Scholar from North Carolina

Our speaker on Wednesday 15 May 2019 was Reena Gupta, a Rotary Global Scholar studying for a Masters Degree in Public Health Development at the London School of Hygiene and Tropical Medicine (LSHTM).  Our meeting started late however, thanks to lane closures and three-way temporary traffic lights, bringing the traffic to a total standstill outside our venue.  Those using the trains or walking to get to our meeting were not delayed!

One of our members had been on holiday to Cyprus to visit friends near Paphos, and whilst there he had visited the Rotary Club of Paphos Aphrodite and brought back a bannerette as a token of friendship.

After reports on the District Training sessions for Clubs, the Nottingham National Conference, and the failed attempt to hold the Annual Business Meeting, it was Reena’s opportunity to speak to the Club.  Her father was a first generation immigrant to the USA, but she grew up near Charlotte, North Carolina.  In her childhood, she had developed Juvenile Rheumatoid Arthritis, a condition which she eventually she was able to outgrow, but even though she enjoyed science, her childhood experience with the world of medicine had convinced her that she did not want to be a doctor!  She was however interested in public health, and joined the organisation “Healthy Girls Save the World”.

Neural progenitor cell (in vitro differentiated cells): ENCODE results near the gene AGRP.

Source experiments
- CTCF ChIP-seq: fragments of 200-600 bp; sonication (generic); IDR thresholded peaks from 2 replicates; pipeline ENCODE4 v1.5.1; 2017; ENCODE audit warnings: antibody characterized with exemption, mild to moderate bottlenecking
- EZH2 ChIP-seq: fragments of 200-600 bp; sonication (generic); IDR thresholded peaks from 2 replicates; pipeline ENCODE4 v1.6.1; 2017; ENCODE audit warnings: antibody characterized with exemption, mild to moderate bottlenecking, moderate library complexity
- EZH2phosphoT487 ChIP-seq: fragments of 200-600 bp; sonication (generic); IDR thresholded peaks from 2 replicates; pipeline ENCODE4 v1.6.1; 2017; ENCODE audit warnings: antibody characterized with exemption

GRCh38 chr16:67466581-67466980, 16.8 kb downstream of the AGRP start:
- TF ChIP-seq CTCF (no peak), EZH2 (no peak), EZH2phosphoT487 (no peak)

After graduating, she had the opportunity to work overseas and ended up in Kitwe, Zambia.  This was her first time working in another country, and her work there on public health issues convinced her that she should pursue a career in public health management.  Her area of expertise was teaching young girls about Sexual and Reproductive Health.  A career changing opportunity arose in the Centers for Disease Control and Prevention (CDC) in Carson City, by Lake Tahoe in Nevada.  Whilst there, the Rotary Club of Reno agreed to support her application for a Global Grant Scholarship, and she was now working hard at the LSHTM for her Masters Degree.

Sadly, poor health has dogged her still – it is now Kikuchi, an auto-immune disease of the lymph nodes, but she is able to manage the symptoms.  She hopes to pursue a career in Public Health Teaching, possibly moving on to management and policy making in due course.  Eric proposed the Club’s vote of thanks, and we all wish her well in her future career.

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